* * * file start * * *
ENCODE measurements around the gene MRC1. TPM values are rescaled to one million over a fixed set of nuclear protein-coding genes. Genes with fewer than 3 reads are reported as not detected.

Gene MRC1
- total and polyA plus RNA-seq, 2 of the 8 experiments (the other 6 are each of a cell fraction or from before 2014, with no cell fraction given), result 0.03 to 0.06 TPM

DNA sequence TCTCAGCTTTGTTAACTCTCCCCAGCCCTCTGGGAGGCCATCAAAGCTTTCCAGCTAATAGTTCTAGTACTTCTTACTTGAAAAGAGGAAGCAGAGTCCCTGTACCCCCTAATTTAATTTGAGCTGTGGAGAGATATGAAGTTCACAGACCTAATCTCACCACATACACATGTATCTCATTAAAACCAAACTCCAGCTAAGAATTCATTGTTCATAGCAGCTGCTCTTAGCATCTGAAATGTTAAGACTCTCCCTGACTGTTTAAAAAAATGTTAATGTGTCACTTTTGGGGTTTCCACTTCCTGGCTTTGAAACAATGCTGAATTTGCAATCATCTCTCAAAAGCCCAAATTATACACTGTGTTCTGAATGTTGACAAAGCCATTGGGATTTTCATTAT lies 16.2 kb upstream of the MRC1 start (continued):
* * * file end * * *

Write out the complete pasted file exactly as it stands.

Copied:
ENCODE measurements around the gene MRC1. TPM values are rescaled to one million over a fixed set of nuclear protein-coding genes. Genes with fewer than 3 reads are reported as not detected.

Gene MRC1
- total and polyA plus RNA-seq, 2 of the 8 experiments (the other 6 are each of a cell fraction or from before 2014, with no cell fraction given), result 0.03 to 0.06 TPM

DNA sequence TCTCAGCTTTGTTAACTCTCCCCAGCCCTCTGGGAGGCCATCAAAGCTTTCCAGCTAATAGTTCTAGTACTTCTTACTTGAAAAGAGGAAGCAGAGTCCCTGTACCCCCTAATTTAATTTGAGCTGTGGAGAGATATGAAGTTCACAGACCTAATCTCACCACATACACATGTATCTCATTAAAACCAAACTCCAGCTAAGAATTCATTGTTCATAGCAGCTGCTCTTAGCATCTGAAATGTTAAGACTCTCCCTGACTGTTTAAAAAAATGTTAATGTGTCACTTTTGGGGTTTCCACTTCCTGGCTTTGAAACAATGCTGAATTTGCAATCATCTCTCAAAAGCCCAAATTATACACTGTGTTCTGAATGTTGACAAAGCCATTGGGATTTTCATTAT lies 16.2 kb upstream of the MRC1 start (continued):